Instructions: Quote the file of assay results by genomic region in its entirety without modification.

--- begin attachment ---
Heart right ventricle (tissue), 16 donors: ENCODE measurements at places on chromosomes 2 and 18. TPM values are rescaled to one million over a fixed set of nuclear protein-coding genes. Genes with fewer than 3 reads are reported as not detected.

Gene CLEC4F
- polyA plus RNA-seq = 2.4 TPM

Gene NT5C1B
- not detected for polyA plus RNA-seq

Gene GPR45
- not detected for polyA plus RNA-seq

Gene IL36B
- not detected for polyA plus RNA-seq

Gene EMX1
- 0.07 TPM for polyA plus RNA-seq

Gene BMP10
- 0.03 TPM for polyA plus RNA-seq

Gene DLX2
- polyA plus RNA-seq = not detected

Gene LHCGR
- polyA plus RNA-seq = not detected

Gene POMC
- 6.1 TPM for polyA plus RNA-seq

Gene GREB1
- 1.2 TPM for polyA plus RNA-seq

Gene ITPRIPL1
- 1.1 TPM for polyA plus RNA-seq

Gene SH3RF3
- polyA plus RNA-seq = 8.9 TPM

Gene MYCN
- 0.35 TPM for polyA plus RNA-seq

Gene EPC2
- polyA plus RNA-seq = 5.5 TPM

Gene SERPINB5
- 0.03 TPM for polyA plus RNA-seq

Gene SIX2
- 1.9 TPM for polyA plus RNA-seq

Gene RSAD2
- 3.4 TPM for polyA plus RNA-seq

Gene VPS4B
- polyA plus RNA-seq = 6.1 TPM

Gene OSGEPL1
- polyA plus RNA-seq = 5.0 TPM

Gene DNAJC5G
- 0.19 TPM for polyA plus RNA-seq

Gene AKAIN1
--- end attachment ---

Heart right ventricle (tissue), 16 donors: ENCODE measurements at places on chromosomes 2 and 18. TPM values are rescaled to one million over a fixed set of nuclear protein-coding genes. Genes with fewer than 3 reads are reported as not detected.

Gene CLEC4F
- polyA plus RNA-seq = 2.4 TPM

Gene NT5C1B
- not detected for polyA plus RNA-seq

Gene GPR45
- not detected for polyA plus RNA-seq

Gene IL36B
- not detected for polyA plus RNA-seq

Gene EMX1
- 0.07 TPM for polyA plus RNA-seq

Gene BMP10
- 0.03 TPM for polyA plus RNA-seq

Gene DLX2
- polyA plus RNA-seq = not detected

Gene LHCGR
- polyA plus RNA-seq = not detected

Gene POMC
- 6.1 TPM for polyA plus RNA-seq

Gene GREB1
- 1.2 TPM for polyA plus RNA-seq

Gene ITPRIPL1
- 1.1 TPM for polyA plus RNA-seq

Gene SH3RF3
- polyA plus RNA-seq = 8.9 TPM

Gene MYCN
- 0.35 TPM for polyA plus RNA-seq

Gene EPC2
- polyA plus RNA-seq = 5.5 TPM

Gene SERPINB5
- 0.03 TPM for polyA plus RNA-seq

Gene SIX2
- 1.9 TPM for polyA plus RNA-seq

Gene RSAD2
- 3.4 TPM for polyA plus RNA-seq

Gene VPS4B
- polyA plus RNA-seq = 6.1 TPM

Gene OSGEPL1
- polyA plus RNA-seq = 5.0 TPM

Gene DNAJC5G
- 0.19 TPM for polyA plus RNA-seq

Gene AKAIN1